Writer: Blair Fannin, 979-845-2259, email@example.com
THRALL – This year’s showstopper at the 49th Stiles Farm Field Day was a large sesame trial that has “bellwether” traits during times of drought, according to experts.
“This is the first time since I’ve been farm manager at the Stiles Farm we’ve had sesame and it’s got a lot of potential for Blacklands farmers,” said Archie Abrameit, Texas AgriLife Extension Service farm manager.
Dr. Charles Stichler, a retired AgriLife Extension agronomist and now an independent consultant in Knippa, has spent much of his career specializing in sesame production for Texas. He discussed the Sesaco Corp. line of sesame at the Stiles Farm, which was thriving even as some of the corn and other crops were showing moisture stress due to lack of rain.
“At the Luling Foundation (east of San Antonio), everything else was dead last year during the drought, but the sesame was alive and well,” Stichler said.
The Luling Foundation serves farmers in Caldwell, Gonzales and Guadalupe counties and is located west of Luling.
Approximately two-and-a-half pounds of sesame seeds were planted per acre at the Stiles Farm on May 10. The crop typically matures in 90 days.
“It’s heat, deer and insect tolerant,” Stichler said. “It’s a good rotational crop.”
He said at harvest time, the stalks get brittle and farmers don’t have to labor getting their fields clean with repetitive plowing. One pass will get the field clean, he said.
“It basically turns to powder,” Stichler said.
Most U.S. sesame is exported to China and used in a variety of foods. The oil is also valuable, he said.
Per acre cost to farmers is about $10, Stichler said, and with minimal maintenance the crop can be another revenue stream for producers. Market prices are approximately 40 cents pound for harvested sesame.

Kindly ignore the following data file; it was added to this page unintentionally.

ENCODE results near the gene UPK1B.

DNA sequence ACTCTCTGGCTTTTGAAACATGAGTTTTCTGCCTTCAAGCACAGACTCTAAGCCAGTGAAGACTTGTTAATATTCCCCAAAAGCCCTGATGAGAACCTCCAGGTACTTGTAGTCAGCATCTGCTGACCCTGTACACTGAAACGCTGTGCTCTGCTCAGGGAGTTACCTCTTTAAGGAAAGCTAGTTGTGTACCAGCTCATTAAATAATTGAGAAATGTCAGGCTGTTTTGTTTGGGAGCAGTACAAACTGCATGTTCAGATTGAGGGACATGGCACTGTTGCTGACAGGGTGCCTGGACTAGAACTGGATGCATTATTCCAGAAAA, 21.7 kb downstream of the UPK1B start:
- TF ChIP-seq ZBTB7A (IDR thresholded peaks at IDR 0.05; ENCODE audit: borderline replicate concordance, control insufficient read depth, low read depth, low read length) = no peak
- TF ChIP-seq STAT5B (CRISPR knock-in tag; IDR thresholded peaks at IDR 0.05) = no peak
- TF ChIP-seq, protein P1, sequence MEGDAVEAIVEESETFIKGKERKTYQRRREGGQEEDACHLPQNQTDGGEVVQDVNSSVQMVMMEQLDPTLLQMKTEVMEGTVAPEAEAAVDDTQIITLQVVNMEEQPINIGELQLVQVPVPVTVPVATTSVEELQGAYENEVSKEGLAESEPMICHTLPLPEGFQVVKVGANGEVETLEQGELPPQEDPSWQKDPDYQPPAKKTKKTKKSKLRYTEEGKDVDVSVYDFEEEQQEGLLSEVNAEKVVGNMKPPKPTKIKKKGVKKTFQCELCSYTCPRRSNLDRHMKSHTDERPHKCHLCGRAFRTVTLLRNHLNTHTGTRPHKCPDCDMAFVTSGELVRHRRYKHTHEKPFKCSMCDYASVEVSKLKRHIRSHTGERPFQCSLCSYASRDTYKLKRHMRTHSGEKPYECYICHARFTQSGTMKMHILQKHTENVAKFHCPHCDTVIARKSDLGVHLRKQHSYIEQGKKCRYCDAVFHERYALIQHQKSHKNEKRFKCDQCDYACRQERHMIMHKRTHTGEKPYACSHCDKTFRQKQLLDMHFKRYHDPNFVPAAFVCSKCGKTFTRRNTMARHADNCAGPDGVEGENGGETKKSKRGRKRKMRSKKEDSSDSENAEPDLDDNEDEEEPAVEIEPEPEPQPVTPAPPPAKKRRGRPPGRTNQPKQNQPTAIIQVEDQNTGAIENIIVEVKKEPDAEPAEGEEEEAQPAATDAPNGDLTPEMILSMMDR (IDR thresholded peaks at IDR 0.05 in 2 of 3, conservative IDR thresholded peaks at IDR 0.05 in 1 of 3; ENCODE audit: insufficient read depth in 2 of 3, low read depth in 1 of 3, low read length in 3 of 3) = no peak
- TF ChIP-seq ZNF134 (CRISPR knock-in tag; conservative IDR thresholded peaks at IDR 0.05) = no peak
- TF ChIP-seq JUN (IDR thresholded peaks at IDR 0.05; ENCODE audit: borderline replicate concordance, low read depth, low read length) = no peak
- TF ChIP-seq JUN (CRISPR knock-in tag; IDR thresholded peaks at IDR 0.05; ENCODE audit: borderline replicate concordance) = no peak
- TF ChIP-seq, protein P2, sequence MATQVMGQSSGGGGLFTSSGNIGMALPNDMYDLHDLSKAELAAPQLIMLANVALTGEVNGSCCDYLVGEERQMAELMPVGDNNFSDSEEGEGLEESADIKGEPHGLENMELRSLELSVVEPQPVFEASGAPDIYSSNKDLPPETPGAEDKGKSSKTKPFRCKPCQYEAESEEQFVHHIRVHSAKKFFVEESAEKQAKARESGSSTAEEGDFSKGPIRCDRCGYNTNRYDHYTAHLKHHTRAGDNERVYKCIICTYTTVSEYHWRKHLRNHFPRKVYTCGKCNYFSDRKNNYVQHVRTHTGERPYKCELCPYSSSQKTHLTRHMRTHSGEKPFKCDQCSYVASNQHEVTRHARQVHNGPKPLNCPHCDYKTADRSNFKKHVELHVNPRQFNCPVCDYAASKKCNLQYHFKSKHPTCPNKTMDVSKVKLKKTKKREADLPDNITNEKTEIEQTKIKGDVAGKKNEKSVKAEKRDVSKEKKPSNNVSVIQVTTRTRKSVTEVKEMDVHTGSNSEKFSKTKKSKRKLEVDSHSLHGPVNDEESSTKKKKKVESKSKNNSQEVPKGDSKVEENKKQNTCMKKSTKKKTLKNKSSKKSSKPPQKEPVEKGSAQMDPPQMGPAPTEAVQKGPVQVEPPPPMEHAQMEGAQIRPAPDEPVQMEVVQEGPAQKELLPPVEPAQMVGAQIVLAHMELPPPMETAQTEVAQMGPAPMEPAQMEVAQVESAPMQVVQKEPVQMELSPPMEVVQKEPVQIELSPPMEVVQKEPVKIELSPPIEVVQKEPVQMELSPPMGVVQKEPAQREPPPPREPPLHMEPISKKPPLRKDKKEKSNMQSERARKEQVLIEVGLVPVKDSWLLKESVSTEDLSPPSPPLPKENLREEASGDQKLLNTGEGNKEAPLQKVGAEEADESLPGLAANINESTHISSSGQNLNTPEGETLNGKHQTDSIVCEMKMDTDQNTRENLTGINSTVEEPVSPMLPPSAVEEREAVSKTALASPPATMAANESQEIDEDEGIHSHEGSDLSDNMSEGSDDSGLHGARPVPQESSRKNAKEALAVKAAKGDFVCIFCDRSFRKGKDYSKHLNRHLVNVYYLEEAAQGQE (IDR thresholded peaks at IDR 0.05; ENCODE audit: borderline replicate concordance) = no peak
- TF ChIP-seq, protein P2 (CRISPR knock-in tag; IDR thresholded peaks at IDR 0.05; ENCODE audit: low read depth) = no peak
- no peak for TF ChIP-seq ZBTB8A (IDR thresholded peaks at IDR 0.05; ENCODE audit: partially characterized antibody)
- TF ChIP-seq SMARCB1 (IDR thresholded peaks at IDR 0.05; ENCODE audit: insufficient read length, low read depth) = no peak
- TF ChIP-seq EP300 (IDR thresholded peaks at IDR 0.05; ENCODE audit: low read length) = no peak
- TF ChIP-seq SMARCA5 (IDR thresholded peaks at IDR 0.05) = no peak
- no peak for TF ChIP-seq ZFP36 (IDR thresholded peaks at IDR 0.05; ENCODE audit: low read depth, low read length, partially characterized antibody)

At the weed-control tour, Dr. Paul Baumann, AgriLife Extension weed specialist in College Station, discussed common waterhemp and Palmer amaranth. Common waterhemp has shown several instances of glyphosate (Roundup) resistance in Southeast and Central Texas. Palmer Amaranth resistance has been documented in several fields in West Texas.
He stressed to producers to take immediate preventive action, such as keeping fields clean and rotating herbicide chemistries, especially with regard to using soil-applied herbicides before or at planting.
“If you leave one weed in the cotton patch and don’t get out of the pickup and go hoe it out, you can imagine the problem you are going to have next year because it can can shed 500,000 seeds,” he said. “What we are seeing this year are resistant weed patches that are obviously where one or a few resistant plants went to seed last fall.”
Baumann said Roundup and other glyphosate products are too effective on too many weeds to discontinue use of them, but they must be part of a larger herbicide program.
“We are going to have to spend more money to include more herbicides than just the glyphosate products,” he said. “However, I would stress the point that there is value in keeping weeds from coming up with the crop. Research shows the first 10 weeks are critical to competition with weeds. If you wait two to three weeks to treat, they are going to pick your pocket.”
Baumann suggested applying an early preventative blanket of herbicide, then managing whatever comes up later with glyphosate or other alternative post-emergence products.